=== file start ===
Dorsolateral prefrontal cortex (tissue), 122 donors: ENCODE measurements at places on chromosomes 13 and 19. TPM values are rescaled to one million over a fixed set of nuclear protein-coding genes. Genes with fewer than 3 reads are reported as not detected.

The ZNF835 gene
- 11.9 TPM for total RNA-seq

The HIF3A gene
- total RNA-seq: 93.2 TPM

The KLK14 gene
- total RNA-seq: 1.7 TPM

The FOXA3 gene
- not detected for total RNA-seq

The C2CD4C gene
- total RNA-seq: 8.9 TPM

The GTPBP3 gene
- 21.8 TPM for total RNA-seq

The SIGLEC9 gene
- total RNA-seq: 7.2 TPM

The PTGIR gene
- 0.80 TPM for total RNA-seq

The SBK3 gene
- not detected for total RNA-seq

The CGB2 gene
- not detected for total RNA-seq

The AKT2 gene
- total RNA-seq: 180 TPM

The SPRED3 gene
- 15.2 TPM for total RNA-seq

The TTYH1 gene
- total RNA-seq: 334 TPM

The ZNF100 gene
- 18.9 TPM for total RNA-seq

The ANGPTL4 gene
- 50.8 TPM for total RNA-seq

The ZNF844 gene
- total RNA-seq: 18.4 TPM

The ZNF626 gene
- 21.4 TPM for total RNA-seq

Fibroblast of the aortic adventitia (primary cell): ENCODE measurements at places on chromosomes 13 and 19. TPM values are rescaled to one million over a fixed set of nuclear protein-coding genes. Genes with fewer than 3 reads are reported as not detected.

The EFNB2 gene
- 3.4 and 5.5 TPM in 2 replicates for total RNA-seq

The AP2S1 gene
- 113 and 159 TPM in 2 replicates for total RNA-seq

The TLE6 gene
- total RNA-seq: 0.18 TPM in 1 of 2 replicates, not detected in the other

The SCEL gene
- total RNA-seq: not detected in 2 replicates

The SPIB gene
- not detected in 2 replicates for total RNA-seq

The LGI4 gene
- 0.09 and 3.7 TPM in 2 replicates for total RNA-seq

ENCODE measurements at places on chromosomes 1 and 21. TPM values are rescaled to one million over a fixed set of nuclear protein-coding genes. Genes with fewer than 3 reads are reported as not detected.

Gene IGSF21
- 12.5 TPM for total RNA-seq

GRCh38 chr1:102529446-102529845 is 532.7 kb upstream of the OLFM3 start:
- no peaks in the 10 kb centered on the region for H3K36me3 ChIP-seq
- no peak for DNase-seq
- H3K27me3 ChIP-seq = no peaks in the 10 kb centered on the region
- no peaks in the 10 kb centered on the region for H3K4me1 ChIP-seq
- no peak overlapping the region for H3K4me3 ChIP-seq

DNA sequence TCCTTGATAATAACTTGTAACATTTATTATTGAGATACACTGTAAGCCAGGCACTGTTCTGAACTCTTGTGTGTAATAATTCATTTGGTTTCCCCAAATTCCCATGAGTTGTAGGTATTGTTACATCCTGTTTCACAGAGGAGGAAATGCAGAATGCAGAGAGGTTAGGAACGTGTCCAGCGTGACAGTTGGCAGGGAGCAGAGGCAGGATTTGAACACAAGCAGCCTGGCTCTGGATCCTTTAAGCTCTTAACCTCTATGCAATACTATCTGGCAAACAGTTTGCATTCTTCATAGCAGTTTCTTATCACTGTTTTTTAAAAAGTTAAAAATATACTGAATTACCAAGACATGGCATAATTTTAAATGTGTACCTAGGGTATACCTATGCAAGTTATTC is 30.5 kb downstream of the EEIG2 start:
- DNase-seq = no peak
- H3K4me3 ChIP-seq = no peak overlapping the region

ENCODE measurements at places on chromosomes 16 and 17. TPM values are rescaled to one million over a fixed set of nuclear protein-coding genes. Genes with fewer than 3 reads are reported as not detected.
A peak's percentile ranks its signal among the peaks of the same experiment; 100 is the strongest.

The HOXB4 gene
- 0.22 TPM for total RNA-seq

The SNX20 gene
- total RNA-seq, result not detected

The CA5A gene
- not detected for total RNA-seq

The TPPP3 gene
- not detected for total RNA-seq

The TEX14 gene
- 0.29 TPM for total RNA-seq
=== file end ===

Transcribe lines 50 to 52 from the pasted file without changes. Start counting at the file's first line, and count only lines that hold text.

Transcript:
Gene IGSF21
- 12.5 TPM for total RNA-seq

GRCh38 chr1:102529446-102529845 is 532.7 kb upstream of the OLFM3 start: